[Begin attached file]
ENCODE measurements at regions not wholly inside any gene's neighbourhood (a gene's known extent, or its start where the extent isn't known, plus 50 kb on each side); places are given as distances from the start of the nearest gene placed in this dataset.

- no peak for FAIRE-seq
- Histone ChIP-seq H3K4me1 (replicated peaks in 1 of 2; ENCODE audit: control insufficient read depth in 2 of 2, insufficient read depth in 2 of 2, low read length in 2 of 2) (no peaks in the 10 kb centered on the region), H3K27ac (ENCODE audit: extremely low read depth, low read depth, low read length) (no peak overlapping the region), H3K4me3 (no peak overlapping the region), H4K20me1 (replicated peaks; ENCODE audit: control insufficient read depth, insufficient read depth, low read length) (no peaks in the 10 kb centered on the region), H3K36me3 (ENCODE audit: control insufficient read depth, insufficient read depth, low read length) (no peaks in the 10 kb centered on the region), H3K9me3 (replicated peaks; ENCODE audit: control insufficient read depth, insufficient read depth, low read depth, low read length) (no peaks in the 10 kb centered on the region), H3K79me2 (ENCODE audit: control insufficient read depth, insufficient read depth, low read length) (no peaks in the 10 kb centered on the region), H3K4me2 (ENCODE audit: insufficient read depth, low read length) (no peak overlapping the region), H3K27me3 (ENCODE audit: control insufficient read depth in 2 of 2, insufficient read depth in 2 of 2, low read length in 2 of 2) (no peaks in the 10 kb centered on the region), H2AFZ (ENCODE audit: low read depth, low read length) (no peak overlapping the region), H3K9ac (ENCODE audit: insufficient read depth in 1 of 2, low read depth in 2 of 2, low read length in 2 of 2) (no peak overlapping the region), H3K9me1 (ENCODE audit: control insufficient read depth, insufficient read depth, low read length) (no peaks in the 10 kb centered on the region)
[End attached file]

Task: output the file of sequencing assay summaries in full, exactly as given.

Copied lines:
ENCODE measurements at regions not wholly inside any gene's neighbourhood (a gene's known extent, or its start where the extent isn't known, plus 50 kb on each side); places are given as distances from the start of the nearest gene placed in this dataset.

- no peak for FAIRE-seq
- Histone ChIP-seq H3K4me1 (replicated peaks in 1 of 2; ENCODE audit: control insufficient read depth in 2 of 2, insufficient read depth in 2 of 2, low read length in 2 of 2) (no peaks in the 10 kb centered on the region), H3K27ac (ENCODE audit: extremely low read depth, low read depth, low read length) (no peak overlapping the region), H3K4me3 (no peak overlapping the region), H4K20me1 (replicated peaks; ENCODE audit: control insufficient read depth, insufficient read depth, low read length) (no peaks in the 10 kb centered on the region), H3K36me3 (ENCODE audit: control insufficient read depth, insufficient read depth, low read length) (no peaks in the 10 kb centered on the region), H3K9me3 (replicated peaks; ENCODE audit: control insufficient read depth, insufficient read depth, low read depth, low read length) (no peaks in the 10 kb centered on the region), H3K79me2 (ENCODE audit: control insufficient read depth, insufficient read depth, low read length) (no peaks in the 10 kb centered on the region), H3K4me2 (ENCODE audit: insufficient read depth, low read length) (no peak overlapping the region), H3K27me3 (ENCODE audit: control insufficient read depth in 2 of 2, insufficient read depth in 2 of 2, low read length in 2 of 2) (no peaks in the 10 kb centered on the region), H2AFZ (ENCODE audit: low read depth, low read length) (no peak overlapping the region), H3K9ac (ENCODE audit: insufficient read depth in 1 of 2, low read depth in 2 of 2, low read length in 2 of 2) (no peak overlapping the region), H3K9me1 (ENCODE audit: control insufficient read depth, insufficient read depth, low read length) (no peaks in the 10 kb centered on the region)